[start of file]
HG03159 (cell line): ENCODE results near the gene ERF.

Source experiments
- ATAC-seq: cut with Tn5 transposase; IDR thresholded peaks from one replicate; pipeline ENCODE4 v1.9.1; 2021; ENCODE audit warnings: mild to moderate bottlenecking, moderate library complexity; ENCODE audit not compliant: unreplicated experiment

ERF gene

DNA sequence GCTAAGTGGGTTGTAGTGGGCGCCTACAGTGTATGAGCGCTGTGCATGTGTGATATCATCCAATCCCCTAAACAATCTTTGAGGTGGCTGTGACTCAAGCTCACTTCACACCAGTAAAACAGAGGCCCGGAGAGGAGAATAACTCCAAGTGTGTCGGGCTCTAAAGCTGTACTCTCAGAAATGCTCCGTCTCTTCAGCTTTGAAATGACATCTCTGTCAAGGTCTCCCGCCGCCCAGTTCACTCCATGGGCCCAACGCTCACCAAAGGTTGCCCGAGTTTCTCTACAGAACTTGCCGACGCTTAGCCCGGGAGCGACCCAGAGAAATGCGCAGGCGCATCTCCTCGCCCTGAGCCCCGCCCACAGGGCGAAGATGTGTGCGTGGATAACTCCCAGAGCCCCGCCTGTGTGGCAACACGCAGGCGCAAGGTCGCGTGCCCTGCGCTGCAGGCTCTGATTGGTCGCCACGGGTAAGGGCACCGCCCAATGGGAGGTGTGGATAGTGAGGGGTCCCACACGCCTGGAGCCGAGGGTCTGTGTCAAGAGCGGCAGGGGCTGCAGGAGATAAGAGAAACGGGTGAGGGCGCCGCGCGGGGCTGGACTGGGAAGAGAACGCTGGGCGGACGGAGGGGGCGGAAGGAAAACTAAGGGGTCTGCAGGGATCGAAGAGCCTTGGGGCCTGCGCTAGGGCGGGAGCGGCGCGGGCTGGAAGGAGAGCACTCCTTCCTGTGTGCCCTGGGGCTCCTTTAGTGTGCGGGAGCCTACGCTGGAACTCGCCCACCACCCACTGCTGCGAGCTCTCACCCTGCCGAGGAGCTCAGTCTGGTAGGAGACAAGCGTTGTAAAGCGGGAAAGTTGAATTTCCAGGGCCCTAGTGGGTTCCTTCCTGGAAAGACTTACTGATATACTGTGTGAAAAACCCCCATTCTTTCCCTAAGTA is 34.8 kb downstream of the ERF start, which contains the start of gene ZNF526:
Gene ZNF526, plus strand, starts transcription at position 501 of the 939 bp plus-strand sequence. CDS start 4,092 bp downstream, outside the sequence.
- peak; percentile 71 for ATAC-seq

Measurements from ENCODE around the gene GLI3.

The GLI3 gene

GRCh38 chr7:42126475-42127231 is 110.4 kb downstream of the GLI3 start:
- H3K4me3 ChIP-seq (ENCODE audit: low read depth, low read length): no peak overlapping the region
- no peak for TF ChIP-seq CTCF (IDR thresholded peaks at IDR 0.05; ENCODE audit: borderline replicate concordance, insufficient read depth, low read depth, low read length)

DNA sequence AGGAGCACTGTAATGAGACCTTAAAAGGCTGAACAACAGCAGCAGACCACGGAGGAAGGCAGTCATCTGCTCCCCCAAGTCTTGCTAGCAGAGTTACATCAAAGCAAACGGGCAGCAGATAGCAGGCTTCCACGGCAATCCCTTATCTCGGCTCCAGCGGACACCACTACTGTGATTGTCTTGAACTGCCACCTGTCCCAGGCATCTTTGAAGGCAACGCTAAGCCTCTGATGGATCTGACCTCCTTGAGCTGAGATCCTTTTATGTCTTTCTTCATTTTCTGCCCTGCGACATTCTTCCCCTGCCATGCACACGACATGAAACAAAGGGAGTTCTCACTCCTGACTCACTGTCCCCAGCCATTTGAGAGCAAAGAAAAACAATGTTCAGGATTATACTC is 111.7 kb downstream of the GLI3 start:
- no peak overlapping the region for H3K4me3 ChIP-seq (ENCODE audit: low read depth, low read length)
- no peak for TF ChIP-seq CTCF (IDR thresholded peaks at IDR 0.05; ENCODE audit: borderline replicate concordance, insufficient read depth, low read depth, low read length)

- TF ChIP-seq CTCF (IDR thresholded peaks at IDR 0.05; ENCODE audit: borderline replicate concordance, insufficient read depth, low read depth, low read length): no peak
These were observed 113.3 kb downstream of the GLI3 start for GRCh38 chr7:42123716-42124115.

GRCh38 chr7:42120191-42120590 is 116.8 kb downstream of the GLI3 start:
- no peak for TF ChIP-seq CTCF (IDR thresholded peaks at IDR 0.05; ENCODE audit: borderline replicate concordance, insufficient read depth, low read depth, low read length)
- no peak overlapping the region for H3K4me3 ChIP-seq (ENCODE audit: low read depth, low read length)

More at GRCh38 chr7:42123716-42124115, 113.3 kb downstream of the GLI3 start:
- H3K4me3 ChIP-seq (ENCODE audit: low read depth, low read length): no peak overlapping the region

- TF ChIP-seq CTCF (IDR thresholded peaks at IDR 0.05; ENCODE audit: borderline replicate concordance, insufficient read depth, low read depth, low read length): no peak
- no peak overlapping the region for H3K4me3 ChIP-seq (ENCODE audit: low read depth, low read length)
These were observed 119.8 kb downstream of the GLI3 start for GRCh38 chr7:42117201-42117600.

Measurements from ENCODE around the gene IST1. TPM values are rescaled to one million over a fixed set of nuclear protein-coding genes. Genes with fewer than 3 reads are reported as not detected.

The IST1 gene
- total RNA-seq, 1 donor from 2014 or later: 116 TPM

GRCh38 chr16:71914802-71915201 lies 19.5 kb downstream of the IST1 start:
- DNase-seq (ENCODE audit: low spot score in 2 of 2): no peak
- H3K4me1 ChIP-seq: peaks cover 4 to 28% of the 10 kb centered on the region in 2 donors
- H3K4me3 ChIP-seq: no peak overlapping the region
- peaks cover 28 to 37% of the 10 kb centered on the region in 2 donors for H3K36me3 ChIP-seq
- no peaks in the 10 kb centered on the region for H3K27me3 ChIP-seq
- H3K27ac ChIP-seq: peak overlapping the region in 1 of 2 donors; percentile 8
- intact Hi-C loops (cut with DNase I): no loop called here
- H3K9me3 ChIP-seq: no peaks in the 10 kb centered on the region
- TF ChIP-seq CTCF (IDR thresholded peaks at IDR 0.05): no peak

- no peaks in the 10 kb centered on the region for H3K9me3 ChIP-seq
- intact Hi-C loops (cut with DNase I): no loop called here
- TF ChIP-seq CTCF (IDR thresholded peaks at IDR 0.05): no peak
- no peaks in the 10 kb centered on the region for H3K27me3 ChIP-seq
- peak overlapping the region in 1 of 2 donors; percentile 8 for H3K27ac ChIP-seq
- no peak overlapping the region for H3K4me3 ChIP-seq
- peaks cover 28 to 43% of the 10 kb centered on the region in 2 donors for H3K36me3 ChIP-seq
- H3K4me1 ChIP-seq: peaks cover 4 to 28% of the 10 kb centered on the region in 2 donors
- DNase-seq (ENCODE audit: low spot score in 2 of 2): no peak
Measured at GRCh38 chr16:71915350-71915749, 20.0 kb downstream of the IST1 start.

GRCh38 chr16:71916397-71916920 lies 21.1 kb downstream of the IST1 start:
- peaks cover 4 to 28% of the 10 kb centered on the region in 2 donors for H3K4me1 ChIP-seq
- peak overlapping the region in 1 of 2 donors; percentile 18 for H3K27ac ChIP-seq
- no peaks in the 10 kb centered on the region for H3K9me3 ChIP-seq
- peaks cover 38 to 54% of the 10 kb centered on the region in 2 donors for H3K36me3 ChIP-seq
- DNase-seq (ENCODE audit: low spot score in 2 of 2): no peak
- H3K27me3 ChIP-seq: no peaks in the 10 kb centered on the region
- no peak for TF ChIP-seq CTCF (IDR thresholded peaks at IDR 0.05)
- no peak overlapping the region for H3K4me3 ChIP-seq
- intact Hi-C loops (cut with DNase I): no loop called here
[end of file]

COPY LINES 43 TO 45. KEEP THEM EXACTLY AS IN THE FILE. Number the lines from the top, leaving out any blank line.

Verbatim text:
- peak overlapping the region in 1 of 2 donors; percentile 8 for H3K27ac ChIP-seq
- no peak overlapping the region for H3K4me3 ChIP-seq
- peaks cover 28 to 43% of the 10 kb centered on the region in 2 donors for H3K36me3 ChIP-seq